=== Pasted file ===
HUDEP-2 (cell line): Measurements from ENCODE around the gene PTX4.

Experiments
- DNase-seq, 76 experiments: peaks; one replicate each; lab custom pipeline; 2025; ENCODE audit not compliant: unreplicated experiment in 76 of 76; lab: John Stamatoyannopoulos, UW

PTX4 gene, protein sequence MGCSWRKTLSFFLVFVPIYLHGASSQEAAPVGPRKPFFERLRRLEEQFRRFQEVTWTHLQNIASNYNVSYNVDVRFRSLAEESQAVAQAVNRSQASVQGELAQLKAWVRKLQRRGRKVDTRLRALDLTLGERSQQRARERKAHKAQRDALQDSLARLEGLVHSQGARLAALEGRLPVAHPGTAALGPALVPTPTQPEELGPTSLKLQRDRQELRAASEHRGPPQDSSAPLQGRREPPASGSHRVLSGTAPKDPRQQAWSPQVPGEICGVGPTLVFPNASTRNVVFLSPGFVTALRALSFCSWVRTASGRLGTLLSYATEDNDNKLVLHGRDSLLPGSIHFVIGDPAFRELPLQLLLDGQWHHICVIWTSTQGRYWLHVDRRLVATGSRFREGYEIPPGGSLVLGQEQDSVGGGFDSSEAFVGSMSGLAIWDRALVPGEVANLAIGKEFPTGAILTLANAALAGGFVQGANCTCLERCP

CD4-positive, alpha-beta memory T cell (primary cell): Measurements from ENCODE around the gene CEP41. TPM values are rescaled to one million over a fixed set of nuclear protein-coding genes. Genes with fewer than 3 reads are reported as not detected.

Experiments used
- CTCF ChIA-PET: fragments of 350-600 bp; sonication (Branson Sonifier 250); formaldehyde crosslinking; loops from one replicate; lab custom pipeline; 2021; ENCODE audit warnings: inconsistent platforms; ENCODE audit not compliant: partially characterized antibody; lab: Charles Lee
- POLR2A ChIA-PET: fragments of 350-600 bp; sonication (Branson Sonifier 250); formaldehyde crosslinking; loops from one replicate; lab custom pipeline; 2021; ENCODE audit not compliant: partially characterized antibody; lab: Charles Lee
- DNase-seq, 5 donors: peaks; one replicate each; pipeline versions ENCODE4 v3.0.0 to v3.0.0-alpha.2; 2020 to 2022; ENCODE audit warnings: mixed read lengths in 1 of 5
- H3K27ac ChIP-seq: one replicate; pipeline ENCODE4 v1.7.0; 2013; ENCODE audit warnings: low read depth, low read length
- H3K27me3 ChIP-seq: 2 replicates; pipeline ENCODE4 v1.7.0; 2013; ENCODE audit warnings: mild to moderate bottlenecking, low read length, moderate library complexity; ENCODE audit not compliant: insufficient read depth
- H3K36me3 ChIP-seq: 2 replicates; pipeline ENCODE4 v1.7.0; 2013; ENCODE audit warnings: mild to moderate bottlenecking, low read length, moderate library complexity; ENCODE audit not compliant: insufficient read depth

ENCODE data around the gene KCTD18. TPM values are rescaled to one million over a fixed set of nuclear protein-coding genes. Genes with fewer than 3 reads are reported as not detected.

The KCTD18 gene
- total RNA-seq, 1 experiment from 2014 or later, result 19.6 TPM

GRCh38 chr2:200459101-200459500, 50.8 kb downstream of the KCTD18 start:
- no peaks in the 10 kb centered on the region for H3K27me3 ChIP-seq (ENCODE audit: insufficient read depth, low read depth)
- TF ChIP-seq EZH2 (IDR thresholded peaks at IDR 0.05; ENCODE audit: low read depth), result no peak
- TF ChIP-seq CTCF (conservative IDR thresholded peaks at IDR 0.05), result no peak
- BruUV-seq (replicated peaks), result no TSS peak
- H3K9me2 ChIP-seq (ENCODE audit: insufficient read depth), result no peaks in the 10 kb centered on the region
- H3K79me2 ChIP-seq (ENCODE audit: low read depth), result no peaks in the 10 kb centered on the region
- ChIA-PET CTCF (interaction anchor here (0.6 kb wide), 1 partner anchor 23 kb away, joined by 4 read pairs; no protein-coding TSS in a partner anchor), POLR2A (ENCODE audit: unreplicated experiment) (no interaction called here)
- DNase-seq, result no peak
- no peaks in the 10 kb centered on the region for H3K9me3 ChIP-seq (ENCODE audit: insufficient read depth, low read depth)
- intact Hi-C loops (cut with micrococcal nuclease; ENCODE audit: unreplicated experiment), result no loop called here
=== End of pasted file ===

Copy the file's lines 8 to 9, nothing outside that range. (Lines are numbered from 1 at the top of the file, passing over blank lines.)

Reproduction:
- POLR2A ChIA-PET: fragments of 350-600 bp; sonication (Branson Sonifier 250); formaldehyde crosslinking; loops from one replicate; lab custom pipeline; 2021; ENCODE audit not compliant: partially characterized antibody; lab: Charles Lee
- DNase-seq, 5 donors: peaks; one replicate each; pipeline versions ENCODE4 v3.0.0 to v3.0.0-alpha.2; 2020 to 2022; ENCODE audit warnings: mixed read lengths in 1 of 5